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VN urged to review FDI enterprises and align investment incentives with Global Minimum Tax regulations

The aim is to ensure fairness for businesses, consistency with regulations safeguarding investors' rights, and compliance with Việt Nam's international commitments.


Experts have raised the importance of reviewing affected FDI enterprises, assessing tax collection capacity

Experts have raised the importance of reviewing affected FDI enterprises, assessing tax collection capacity, and aligning investment incentives with Global Minimum Tax regulations.


During the recent international conference on "Applying Global Minimum Tax in Việt Nam" Professor Nguyễn Mại, Chairman of the Việt Nam Association of Foreign Investment Enterprises (VAFIE), emphasized the need for careful consideration when promulgating new policies and mechanisms.


The aim is to ensure fairness for businesses, consistency with regulations safeguarding investors' rights, and compliance with Việt Nam's international commitments.


He said: "Việt Nam attracts foreign direct investment (FDI) to achieve its socio-economic development goals. Foreign investors primarily come to Việt Nam with profit motives.


"In the face of intense competition for FDI, the Vietnamese Government must establish institutions and create an attractive investment environment that aligns the country's interests with those of investors, thereby attracting more FDI."


In late November 2023, the National Assembly approved a resolution to implement additional corporate income tax in accordance with the Global Anti-Base Erosion Rules (Global Minimum Tax). Effective from January 1, 2024, it imposes a global minimum tax rate of 15 percent on multinational enterprises (MNEs) with annual revenues exceeding 750 million euros (approximately US$800 million) in two of the four consecutive years.


Around 113 MNEs in Việt Nam are estimated to be affected by the Global Minimum Tax.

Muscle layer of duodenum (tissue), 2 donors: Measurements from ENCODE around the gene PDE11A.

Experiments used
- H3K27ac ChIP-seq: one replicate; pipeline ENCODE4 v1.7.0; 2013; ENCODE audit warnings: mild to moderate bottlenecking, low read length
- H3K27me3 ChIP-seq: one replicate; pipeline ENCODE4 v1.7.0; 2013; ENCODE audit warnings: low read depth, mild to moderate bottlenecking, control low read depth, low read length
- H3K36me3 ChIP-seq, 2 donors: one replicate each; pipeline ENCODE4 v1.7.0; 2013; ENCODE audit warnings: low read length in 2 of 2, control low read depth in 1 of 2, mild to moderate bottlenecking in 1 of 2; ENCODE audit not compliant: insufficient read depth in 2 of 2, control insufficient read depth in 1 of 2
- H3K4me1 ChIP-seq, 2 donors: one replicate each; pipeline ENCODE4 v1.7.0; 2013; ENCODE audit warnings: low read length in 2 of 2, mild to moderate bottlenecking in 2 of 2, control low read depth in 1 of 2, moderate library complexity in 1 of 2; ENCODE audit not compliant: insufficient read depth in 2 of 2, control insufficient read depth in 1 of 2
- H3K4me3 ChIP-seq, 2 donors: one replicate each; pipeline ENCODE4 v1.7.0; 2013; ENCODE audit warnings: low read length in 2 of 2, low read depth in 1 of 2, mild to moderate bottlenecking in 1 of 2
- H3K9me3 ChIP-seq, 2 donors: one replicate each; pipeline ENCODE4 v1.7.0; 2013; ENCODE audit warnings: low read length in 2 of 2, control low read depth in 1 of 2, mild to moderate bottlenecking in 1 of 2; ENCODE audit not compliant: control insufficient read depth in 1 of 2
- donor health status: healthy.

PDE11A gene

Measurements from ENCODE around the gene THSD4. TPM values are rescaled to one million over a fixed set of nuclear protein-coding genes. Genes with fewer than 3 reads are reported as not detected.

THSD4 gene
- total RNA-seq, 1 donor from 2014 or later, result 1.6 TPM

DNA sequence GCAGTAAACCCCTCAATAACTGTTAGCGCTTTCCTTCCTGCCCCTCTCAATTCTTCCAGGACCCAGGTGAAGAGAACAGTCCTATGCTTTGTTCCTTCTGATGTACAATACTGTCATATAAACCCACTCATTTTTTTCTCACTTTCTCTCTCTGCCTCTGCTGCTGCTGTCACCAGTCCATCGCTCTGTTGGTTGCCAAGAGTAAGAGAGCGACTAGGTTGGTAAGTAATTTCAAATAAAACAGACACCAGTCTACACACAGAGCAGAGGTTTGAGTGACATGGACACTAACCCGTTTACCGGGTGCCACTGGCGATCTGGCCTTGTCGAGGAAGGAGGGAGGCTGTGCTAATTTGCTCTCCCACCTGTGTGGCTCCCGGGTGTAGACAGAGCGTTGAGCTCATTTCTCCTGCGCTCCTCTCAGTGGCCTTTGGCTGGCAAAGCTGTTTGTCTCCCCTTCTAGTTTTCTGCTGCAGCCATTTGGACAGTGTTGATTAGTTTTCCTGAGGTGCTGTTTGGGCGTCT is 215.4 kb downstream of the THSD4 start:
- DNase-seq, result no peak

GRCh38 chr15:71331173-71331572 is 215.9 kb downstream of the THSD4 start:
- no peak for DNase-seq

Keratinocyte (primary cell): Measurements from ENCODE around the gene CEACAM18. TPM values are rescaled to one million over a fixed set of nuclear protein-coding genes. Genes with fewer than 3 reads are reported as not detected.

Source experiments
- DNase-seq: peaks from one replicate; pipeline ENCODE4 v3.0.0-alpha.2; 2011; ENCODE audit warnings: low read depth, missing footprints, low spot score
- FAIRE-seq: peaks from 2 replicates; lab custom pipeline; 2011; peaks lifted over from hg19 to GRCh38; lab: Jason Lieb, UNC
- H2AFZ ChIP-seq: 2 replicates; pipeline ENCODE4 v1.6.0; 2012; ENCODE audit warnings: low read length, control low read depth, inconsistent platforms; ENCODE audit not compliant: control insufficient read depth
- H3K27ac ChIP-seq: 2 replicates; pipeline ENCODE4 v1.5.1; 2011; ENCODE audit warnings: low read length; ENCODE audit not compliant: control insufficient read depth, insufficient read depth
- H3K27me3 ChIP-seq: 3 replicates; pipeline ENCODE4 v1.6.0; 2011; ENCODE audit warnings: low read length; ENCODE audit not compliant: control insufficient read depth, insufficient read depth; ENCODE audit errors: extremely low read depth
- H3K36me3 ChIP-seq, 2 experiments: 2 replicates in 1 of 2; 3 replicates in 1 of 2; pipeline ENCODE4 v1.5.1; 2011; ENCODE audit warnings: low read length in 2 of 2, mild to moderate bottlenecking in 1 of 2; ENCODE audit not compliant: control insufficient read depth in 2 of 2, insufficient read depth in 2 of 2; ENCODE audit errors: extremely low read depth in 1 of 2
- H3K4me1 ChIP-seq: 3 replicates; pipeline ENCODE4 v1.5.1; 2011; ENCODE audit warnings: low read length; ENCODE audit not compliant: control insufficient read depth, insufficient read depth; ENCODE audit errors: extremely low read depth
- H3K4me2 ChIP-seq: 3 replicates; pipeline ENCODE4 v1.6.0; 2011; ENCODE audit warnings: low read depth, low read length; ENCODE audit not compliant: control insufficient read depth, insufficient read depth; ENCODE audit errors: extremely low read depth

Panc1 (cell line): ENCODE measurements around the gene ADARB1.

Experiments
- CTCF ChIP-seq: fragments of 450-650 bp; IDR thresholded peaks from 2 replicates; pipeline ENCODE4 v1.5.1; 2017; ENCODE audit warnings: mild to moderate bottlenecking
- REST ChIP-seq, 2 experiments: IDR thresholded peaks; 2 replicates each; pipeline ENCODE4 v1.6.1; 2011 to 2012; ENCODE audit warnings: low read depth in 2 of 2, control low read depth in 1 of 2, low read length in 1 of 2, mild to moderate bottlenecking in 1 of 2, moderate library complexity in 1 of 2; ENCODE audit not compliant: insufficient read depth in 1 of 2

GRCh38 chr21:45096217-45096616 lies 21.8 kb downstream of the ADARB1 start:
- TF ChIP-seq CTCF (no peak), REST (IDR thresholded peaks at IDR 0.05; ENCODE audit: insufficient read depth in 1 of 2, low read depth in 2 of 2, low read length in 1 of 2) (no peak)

International organizations, investors, and FDI enterprises impacted by the Global Minimum Tax acknowledge the Government's capacity to issue economic policies related to global changes like the Global Minimum Tax rules. They also expect the Government to ensure the principle of harmonizing interests during its implementation in Việt Nam, Mại said.


Jonathan Pemberton, a senior expert at the International Tax and Investment Center (ITIC) and a former expert at the British tax authorities HMRC and OECD, noted that South Korea was one of the first countries to incorporate a global minimum tax rate into its laws.


Việt Nam followed suit in November 2023 when the Vietnamese National Assembly issued a resolution to implement the Global Minimum Tax. The goal was to finalize the drafting of detailed regulations by the end of May and implement them from October 2024.


This proactive approach will assist multinational companies, as significant taxpayers, in understanding their compliance obligations, the tax payment system, and the specific regulations that will be in effect by the end of 2024.


About the development of decrees, Mại provided recommendations for the quick review of FDI enterprises affected by the Global Minimum Tax.


"This review should assess the potential for collecting additional taxes and the level of impact on the investment environment. Furthermore, all existing regulations on investment incentive policies should be reviewed to eliminate policies that no longer align with the regulations of the Global Minimum Tax. Only by fully understanding the extent of the impact can appropriate solutions be identified," he said.


Additionally, Mại suggested that the Government urgently research and apply the Qualified Domestic Minimum Top-Up Tax (QDMTT) mechanism in line with OECD standards starting in 2024.


(VNS)


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